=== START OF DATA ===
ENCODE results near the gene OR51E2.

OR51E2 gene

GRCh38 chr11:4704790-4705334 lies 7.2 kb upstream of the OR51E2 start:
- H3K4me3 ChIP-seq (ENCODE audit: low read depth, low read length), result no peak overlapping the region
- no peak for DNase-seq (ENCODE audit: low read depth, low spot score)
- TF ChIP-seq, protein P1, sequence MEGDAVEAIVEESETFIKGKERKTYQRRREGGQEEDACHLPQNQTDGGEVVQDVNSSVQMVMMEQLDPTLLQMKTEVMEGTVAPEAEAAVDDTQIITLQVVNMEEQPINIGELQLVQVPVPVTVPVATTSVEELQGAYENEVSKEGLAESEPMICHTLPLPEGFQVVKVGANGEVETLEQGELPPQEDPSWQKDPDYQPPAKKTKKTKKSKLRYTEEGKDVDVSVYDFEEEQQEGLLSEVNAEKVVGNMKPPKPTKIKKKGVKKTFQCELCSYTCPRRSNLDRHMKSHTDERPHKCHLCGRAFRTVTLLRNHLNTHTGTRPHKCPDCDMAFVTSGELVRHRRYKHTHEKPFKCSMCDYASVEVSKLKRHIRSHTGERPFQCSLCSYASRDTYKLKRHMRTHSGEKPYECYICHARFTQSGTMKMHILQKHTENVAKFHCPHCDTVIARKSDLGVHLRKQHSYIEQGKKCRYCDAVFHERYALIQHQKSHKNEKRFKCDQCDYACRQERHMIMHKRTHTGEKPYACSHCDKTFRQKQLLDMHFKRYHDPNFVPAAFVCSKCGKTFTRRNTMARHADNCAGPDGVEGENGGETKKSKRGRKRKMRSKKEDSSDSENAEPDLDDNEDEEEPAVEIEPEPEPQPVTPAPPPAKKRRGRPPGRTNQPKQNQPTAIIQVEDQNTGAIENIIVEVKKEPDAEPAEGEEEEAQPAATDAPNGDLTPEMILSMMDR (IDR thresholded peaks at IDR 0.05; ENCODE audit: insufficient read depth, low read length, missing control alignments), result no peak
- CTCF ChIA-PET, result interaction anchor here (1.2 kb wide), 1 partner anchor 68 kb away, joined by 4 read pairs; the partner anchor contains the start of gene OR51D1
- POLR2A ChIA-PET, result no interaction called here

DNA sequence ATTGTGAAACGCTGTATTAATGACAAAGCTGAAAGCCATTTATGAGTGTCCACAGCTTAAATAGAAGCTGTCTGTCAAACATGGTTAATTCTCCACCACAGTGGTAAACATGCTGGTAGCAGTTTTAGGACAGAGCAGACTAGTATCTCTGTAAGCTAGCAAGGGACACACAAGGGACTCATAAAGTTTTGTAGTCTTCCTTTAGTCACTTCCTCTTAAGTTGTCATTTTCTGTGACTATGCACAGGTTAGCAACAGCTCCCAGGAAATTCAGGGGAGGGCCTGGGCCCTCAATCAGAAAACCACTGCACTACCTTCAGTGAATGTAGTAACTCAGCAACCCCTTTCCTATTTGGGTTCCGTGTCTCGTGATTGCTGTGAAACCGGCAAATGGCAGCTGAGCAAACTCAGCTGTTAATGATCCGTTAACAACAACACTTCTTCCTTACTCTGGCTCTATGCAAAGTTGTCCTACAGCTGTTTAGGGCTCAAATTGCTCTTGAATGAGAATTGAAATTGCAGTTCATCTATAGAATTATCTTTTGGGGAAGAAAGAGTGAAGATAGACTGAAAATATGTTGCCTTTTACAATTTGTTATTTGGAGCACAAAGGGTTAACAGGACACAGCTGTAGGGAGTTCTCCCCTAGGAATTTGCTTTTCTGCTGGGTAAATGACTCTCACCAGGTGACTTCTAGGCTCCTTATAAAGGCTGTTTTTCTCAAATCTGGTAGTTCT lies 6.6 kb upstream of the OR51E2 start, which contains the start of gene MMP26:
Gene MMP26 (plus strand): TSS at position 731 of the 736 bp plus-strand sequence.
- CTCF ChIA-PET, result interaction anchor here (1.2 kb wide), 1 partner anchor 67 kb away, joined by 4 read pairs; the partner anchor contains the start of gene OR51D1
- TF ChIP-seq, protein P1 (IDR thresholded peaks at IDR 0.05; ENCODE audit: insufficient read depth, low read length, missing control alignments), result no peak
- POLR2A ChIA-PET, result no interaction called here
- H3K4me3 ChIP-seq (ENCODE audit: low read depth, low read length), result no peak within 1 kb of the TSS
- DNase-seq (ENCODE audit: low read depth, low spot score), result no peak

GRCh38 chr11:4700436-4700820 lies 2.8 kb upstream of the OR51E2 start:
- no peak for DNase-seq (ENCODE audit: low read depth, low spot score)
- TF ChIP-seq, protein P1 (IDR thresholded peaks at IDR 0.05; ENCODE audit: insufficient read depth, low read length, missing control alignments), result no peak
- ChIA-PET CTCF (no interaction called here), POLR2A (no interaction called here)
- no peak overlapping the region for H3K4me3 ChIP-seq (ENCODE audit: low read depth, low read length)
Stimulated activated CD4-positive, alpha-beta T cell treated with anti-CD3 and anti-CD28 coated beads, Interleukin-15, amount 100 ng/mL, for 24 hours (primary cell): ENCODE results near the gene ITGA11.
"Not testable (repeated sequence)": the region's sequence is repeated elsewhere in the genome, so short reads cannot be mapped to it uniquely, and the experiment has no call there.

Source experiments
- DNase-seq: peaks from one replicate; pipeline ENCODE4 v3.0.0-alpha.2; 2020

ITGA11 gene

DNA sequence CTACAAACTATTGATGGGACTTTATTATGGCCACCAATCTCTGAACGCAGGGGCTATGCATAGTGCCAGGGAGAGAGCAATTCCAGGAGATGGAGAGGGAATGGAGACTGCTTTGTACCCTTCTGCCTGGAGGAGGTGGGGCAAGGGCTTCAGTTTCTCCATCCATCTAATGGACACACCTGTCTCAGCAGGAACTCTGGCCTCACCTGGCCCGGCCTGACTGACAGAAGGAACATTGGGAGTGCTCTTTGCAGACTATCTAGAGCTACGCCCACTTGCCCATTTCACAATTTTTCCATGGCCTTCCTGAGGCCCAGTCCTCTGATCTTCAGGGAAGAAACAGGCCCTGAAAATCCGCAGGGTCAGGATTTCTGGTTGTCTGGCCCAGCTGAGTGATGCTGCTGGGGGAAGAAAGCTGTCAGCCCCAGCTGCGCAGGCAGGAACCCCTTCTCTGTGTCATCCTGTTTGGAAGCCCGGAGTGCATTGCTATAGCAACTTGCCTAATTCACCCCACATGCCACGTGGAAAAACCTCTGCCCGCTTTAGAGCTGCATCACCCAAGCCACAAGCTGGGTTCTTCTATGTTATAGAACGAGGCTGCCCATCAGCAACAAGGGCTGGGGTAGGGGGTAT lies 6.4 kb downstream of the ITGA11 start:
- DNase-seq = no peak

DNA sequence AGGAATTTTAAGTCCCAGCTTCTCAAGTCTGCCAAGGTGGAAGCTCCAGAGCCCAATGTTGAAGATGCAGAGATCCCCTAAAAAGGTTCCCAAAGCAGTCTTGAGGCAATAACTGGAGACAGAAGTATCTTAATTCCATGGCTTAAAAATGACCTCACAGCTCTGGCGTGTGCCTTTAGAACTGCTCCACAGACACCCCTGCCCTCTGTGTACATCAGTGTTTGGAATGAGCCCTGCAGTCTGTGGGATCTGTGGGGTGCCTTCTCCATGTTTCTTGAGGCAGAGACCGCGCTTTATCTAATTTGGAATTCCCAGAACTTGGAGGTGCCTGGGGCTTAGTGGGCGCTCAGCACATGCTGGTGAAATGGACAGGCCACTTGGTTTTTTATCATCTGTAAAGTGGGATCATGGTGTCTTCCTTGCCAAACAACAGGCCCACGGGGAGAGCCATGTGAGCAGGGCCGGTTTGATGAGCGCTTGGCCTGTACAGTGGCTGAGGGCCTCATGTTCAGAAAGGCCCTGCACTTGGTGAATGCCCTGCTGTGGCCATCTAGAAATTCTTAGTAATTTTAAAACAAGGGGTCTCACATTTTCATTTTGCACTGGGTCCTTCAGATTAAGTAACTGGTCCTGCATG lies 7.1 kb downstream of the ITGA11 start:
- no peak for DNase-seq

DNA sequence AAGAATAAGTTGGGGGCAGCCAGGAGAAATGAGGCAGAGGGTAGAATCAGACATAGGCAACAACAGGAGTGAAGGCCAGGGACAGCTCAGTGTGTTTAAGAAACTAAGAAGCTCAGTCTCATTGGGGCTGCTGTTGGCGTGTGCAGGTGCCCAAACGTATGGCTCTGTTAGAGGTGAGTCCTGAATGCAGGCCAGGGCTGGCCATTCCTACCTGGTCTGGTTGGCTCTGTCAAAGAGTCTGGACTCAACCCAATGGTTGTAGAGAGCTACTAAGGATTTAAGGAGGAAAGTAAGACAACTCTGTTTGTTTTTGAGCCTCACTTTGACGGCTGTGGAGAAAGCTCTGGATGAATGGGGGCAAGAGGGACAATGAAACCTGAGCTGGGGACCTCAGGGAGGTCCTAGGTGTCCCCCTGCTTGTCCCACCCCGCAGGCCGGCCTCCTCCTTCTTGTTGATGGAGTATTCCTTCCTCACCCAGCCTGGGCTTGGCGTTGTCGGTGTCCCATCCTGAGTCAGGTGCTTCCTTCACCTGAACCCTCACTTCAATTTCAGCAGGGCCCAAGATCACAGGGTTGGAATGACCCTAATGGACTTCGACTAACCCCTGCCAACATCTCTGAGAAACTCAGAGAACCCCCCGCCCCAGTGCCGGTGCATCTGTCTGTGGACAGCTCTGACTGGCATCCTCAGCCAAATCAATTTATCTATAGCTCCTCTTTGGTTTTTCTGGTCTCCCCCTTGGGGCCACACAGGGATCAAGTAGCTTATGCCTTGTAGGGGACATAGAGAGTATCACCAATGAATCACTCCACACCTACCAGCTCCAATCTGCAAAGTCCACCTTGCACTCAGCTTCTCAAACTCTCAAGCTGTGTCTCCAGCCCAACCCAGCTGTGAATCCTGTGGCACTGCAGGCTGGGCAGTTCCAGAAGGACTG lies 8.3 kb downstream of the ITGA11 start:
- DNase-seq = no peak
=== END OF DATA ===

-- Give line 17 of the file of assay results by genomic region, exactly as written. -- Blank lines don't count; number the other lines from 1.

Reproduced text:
- no peak for DNase-seq (ENCODE audit: low read depth, low spot score)